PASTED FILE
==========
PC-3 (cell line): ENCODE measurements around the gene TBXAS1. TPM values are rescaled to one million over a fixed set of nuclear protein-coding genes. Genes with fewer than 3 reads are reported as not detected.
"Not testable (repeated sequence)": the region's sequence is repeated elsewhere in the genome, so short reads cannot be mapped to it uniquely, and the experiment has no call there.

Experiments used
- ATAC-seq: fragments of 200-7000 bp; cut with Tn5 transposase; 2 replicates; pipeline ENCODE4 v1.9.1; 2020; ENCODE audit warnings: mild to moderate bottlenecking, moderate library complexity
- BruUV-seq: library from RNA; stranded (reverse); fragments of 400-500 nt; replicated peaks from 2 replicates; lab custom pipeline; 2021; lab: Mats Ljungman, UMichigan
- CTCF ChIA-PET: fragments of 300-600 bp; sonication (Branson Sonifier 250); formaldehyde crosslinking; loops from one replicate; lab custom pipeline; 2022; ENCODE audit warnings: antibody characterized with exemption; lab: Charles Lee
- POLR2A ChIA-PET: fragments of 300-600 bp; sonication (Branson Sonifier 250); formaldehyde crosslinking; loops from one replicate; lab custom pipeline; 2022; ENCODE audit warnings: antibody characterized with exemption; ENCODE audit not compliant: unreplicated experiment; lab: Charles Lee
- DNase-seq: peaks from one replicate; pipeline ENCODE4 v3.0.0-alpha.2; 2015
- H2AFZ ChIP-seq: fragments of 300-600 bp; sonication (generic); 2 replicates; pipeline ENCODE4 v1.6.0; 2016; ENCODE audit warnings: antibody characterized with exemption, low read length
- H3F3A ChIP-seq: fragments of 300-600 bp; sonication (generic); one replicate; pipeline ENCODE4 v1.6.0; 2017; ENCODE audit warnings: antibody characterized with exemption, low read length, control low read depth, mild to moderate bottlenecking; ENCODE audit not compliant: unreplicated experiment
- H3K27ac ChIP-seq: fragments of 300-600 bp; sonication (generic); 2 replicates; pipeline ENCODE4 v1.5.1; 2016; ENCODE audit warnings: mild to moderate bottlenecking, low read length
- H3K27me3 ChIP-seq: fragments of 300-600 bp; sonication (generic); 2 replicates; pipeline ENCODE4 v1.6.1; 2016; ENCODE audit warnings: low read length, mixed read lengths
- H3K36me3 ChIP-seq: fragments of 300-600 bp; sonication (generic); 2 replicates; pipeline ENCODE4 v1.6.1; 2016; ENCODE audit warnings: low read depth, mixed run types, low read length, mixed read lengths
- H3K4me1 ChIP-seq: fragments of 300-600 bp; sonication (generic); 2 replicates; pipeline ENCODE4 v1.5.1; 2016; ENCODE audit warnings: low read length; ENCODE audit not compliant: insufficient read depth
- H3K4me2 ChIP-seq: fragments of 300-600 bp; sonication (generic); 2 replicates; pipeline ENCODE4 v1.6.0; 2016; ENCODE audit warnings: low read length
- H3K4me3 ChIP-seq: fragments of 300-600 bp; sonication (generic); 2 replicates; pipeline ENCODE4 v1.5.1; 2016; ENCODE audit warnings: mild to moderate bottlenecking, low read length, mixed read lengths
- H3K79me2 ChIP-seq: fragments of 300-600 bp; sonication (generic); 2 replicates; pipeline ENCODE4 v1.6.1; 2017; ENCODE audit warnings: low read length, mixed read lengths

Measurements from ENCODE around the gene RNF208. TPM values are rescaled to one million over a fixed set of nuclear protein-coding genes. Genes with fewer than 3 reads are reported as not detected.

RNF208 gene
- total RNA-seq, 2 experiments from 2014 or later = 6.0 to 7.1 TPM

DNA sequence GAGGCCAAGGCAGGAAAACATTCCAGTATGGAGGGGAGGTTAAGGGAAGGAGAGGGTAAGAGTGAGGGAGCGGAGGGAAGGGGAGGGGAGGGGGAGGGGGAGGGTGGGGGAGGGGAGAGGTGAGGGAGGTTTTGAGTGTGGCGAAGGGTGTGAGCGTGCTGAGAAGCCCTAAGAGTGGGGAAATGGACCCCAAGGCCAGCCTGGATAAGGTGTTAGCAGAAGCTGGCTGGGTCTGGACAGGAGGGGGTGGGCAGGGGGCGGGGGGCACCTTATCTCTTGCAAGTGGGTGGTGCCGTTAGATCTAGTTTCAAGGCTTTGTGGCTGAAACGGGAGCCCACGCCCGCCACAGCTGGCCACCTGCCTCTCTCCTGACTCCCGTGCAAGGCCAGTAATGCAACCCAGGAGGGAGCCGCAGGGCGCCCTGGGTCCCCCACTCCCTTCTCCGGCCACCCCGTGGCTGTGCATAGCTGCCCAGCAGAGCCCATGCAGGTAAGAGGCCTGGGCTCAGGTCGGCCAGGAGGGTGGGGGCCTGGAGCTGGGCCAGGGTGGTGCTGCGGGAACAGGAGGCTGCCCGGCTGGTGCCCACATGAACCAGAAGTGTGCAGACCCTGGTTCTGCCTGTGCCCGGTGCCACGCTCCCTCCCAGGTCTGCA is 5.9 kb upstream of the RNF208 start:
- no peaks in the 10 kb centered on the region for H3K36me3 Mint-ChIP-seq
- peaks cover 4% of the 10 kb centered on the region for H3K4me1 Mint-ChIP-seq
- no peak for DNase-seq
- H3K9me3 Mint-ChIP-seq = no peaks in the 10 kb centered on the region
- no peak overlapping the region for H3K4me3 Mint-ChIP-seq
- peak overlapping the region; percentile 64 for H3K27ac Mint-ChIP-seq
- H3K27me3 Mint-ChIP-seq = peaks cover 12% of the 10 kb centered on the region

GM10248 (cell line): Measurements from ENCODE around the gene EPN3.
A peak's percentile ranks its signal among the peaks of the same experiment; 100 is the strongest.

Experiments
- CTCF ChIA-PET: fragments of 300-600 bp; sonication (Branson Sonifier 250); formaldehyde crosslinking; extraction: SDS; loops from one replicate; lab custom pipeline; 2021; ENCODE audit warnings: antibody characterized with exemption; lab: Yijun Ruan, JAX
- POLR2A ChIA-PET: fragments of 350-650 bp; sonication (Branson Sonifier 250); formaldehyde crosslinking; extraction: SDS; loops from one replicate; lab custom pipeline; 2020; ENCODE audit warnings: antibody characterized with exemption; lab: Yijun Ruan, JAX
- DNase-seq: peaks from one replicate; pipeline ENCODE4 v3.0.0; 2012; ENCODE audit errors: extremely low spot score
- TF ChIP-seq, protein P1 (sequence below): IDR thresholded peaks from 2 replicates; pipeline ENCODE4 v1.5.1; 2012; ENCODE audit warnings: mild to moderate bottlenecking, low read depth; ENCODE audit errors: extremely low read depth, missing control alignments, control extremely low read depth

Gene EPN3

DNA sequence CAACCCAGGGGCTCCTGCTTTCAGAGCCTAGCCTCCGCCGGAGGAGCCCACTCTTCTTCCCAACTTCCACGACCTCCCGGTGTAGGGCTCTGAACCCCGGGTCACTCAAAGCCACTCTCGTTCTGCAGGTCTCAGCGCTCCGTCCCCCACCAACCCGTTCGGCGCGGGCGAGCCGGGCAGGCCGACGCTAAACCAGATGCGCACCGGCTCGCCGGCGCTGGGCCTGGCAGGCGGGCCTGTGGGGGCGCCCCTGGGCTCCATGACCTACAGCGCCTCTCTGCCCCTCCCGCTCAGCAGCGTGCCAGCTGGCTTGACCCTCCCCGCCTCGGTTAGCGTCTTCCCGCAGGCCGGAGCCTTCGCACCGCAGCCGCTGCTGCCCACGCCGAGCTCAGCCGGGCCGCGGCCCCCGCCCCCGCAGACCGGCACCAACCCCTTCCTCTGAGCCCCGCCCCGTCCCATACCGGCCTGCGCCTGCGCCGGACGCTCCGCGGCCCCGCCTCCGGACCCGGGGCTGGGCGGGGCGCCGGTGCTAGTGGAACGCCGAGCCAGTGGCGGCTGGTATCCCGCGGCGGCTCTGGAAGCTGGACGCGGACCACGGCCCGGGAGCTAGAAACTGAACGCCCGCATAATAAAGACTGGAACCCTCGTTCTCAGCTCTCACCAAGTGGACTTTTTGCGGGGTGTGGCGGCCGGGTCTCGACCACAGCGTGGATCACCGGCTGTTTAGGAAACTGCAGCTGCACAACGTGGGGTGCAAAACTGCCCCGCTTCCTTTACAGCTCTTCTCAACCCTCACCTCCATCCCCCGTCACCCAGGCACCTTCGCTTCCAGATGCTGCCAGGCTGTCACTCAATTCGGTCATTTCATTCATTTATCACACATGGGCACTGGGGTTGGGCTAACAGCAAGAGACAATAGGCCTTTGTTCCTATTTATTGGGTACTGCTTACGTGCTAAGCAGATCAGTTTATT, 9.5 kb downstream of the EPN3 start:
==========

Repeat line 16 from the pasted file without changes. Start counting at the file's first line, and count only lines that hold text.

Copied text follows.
- H3K4me3 ChIP-seq: fragments of 300-600 bp; sonication (generic); 2 replicates; pipeline ENCODE4 v1.5.1; 2016; ENCODE audit warnings: mild to moderate bottlenecking, low read length, mixed read lengths